Doklam face-off a turning point in Sino-Indian relationship

By Xie Chao Source:Global Times Published: 2017/8/15 20:08:39

Illustration: Liu Rui/GT

India has been intensifying its military presence in the Doklam area since it trespassed into Chinese territory on June 18. The aggressiveness demonstrated in the move shows that the Modi government is strengthening its intention for a comprehensive strategic confrontation with China. By challenging China's sovereignty in the Doklam region, India aims to maintain and showcase its hegemonic status in South Asia.

Before Modi took office, India's economy and thus its national strength had maintained years of relatively high growth. However, during the same period, China's national strength was growing even faster, and therefore the gap between the two countries was getting bigger. Beijing's influence has been expanding quickly in South Asia in recent years as it is dedicated to developing friendly cooperation with all countries in the region. The construction of the China-Pakistan Economic Corridor (CPEC) has further deepened Beijing-Islamabad friendship. Border negotiations with the Bhutan government have made periodic achievements. China has improved its ties with Nepal, Sri Lanka, Maldives and other South Asian countries.

Traditionally, India's elites have insisted on the country's military and diplomatic dominance in South Asia. But they have now realized that India is not capable of maintaining its absolute advantage over other South Asian countries, and its dominant status in the region is being weakened and challenged.

India's hard-line leadership is attempting to take advantage of structural conflicts between Beijing and Washington. New Delhi's growing national strength encourages itself to push the Beijing-New Delhi bilateral relationship into conflict and confrontation and therefore to contain China's growing influence in the region. That's why we see after a short period of sounding out the Chinese government, Modi is actively leading the two nations into the direction of confrontation.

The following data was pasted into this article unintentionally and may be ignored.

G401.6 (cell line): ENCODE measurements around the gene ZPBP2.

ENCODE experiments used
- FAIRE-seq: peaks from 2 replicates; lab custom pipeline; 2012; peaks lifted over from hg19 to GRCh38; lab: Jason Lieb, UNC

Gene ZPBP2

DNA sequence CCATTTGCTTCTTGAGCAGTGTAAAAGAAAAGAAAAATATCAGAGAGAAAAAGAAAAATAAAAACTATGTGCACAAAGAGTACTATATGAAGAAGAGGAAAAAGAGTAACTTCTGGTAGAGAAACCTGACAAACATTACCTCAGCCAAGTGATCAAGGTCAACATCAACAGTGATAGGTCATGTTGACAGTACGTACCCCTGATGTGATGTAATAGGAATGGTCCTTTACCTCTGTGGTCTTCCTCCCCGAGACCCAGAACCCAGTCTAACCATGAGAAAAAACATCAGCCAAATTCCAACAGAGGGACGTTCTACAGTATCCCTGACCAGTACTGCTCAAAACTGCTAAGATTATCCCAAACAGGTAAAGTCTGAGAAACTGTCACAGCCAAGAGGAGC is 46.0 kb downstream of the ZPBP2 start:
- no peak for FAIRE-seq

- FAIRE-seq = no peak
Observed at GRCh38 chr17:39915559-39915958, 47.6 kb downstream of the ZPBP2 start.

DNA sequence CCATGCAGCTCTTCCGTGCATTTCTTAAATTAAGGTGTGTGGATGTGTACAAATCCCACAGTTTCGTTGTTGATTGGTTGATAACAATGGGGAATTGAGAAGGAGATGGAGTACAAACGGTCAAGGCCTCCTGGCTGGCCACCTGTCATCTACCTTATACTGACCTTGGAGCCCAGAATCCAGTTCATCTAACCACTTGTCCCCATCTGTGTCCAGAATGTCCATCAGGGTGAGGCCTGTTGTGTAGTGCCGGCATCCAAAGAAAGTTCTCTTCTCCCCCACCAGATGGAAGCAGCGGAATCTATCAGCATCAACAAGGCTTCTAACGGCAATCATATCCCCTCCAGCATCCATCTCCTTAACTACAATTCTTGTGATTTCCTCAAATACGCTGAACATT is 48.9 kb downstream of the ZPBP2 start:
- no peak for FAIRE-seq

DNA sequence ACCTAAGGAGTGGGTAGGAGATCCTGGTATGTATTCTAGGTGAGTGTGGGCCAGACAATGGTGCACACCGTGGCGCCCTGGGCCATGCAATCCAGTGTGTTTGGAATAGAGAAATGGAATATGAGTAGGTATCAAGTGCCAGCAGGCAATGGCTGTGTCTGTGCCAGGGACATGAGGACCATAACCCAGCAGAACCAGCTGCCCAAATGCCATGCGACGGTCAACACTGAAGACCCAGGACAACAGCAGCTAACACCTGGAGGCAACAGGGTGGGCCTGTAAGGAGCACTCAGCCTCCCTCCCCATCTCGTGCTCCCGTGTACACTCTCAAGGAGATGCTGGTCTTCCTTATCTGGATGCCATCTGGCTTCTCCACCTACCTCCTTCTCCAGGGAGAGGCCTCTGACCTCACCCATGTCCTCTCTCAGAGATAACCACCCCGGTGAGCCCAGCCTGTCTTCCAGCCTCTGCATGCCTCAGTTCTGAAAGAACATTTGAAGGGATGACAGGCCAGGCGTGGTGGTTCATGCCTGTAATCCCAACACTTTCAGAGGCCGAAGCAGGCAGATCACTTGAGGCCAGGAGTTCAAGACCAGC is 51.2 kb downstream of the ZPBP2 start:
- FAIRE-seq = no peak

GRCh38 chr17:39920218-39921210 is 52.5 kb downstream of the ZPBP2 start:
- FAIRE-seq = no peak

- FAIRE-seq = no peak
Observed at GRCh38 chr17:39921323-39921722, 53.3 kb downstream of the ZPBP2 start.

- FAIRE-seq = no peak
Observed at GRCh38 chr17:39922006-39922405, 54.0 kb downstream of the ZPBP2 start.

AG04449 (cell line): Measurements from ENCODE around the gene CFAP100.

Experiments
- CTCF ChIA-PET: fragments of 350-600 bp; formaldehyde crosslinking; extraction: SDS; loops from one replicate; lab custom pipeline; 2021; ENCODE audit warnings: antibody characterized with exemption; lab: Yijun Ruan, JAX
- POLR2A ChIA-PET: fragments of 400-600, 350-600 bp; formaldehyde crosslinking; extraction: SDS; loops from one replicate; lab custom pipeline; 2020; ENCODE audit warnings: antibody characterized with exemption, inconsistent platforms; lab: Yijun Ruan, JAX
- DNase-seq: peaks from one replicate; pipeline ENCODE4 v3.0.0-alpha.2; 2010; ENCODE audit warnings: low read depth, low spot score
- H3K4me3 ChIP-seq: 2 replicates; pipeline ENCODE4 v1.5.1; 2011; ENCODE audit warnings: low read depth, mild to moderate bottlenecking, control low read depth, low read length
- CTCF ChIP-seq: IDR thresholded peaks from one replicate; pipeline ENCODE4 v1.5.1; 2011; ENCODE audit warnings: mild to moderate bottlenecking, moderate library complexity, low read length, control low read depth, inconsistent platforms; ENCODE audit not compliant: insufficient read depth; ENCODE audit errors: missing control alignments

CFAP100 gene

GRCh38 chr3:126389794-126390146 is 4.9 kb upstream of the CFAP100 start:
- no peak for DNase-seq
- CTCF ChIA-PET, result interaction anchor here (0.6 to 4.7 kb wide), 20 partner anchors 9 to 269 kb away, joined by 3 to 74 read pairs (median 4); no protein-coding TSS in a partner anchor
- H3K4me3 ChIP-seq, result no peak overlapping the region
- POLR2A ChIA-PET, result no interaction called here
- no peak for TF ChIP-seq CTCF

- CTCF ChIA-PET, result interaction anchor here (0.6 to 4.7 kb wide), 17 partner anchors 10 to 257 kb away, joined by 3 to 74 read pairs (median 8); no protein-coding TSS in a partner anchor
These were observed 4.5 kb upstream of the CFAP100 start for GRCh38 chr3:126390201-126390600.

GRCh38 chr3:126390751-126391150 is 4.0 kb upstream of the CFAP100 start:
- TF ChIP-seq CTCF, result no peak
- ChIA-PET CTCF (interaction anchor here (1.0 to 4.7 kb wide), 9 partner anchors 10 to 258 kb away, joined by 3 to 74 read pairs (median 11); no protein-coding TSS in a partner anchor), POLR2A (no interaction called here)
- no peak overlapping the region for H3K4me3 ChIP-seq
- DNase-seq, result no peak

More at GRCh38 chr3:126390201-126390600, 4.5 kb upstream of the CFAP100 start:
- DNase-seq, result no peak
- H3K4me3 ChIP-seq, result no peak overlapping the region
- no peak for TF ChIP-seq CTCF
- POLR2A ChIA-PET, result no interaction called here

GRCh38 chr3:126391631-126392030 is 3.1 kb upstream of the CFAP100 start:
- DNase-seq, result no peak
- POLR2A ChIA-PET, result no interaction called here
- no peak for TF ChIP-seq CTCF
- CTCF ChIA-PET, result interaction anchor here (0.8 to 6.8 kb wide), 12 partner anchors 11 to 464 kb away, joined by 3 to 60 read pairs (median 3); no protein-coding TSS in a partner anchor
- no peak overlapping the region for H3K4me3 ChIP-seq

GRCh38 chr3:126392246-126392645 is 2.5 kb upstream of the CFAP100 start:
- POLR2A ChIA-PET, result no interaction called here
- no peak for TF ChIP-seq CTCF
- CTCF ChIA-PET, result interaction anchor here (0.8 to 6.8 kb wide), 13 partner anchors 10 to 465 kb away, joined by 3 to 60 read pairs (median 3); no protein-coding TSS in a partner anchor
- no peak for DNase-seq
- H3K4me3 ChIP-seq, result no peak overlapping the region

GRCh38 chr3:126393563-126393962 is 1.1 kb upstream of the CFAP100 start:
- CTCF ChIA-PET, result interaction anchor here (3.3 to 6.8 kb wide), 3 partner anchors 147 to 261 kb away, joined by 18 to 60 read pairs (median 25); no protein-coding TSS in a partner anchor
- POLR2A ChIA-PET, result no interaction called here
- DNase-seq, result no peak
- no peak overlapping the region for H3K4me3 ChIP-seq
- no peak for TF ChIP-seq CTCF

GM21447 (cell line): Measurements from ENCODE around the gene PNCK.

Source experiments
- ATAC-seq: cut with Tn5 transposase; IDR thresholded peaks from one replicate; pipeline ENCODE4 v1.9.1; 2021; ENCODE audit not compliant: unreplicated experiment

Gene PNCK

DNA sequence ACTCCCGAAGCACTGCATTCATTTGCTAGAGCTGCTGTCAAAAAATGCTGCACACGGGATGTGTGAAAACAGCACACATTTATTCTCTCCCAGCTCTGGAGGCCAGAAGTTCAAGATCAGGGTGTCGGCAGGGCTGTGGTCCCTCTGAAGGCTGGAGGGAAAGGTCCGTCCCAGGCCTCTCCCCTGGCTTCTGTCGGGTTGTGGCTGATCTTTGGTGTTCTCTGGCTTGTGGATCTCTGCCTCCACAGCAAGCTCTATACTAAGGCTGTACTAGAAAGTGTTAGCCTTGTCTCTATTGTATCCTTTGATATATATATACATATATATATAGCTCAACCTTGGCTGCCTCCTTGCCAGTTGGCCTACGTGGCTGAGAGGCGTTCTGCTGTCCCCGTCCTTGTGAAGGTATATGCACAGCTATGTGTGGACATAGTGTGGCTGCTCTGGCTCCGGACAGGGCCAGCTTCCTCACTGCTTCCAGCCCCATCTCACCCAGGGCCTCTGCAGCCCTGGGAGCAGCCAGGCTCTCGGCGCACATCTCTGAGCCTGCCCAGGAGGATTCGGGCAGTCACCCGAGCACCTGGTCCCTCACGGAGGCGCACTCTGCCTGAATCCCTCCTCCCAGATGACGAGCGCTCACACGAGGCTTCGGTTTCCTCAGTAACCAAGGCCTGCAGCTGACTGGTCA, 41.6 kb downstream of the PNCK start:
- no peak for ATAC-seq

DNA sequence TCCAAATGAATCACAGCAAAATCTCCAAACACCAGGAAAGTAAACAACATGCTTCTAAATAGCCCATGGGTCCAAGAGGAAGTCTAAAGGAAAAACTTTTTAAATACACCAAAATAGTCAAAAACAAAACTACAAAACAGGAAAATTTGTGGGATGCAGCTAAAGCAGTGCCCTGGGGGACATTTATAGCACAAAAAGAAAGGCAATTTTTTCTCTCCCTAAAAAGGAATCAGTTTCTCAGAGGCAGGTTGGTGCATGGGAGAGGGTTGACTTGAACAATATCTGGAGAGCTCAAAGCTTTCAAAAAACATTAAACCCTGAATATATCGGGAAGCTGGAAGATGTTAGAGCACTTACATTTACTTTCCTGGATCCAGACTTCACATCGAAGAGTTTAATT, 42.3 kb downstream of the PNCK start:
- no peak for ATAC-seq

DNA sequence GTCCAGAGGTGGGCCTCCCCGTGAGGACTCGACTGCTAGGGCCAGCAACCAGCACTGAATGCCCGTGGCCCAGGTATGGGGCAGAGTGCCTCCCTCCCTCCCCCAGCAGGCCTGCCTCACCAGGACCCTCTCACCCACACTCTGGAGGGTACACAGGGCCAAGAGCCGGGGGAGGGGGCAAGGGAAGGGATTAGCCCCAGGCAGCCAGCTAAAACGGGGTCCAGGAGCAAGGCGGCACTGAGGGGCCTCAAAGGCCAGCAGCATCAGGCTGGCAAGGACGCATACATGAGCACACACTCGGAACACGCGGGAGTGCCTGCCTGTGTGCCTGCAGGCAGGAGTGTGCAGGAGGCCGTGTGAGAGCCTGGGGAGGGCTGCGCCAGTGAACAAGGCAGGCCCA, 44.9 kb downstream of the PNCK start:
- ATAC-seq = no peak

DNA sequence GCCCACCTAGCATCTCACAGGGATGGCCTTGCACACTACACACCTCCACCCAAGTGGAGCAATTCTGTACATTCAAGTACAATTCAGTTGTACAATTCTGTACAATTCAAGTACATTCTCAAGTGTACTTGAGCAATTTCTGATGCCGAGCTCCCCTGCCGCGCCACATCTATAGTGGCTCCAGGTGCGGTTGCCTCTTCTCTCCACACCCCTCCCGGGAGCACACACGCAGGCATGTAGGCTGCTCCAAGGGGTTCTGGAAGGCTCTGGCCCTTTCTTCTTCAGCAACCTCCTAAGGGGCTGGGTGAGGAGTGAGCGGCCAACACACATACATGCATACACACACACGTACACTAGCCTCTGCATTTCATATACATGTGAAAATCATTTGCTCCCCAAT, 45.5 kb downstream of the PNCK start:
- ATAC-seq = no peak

India's political environment makes it easier for politicians to confront China than improve ties with it. Modi has opted for confrontation with China, with the consideration that by challenging China, the Modi government can maintain India's influence and hegemony in South Asia.

The standoff in the Doklam area has already triggered strong confrontational sentiments in both Chinese and Indian society. No matter how it ends, the Beijing-New Delhi bilateral relationship is highly likely to enter into a confrontational stage. India's current domestic political environment is favorable for Modi to remain in office for a long period, and thus it is highly likely that the Doklam face-off symbolizes a long-term confrontation between Beijing and New Delhi.

Hence it is safe to predict that even if the standoff is peacefully addressed, it will only temporarily suspend the Sino-Indian strategic confrontation, and the Modi administration will take provocative actions against Beijing on other issues.

Modi's handling of China affairs has shown such a tendency. India has taken an aggressive attitude against China on the Belt and Road initiative, the CPEC, the South China Sea disputes, the bid for the Nuclear Suppliers Group, the reform of the UN Security Council and other issues.

The strength gap between China and India determines that New Delhi cannot contain China by itself and has to enlist the help of Washington and Tokyo. The timing of the Doklam face-off coming shortly after Modi's visit to the US is not a coincidence. Taking advantage of Washington's strategic aspiration of using New Delhi to contain and confront Beijing, Modi is attempting to strengthen political and military cooperation with the US. Meanwhile, India-Japan collaborations in the Malabar drill and cooperation in the nuclear and military fields will give New Delhi more bargaining chips to counter China. Modi is hoping such engagement will help maintain and strengthen its hegemony in South Asia.

India's economic gap with China means that India cannot prevent China from deepening economic cooperation with South Asian countries. At this point, China's Belt and Road initiative has a strong basis of support among the public and governments in South Asia. However, New Delhi believes that it could utilize Beijing's structural conflicts with Washington and Tokyo to obtain some political support from the international community, and thus it would be feasible to confront Beijing politically and militarily. With nuclear weapons, India is also confident of its military capabilities.

Given the above, India's provocation this time is not a simple border dispute, but a turning point of the Sino-Indian relationship. No matter how the standoff ends, Beijing and New Delhi will enter into a stage of long-term strategic confrontation and the confrontation will be mainly reflected in political and military matters.

The author is a PhD candidate at the Department of International Relations, Tsinghua University. Follow us on Twitter @GTopinion


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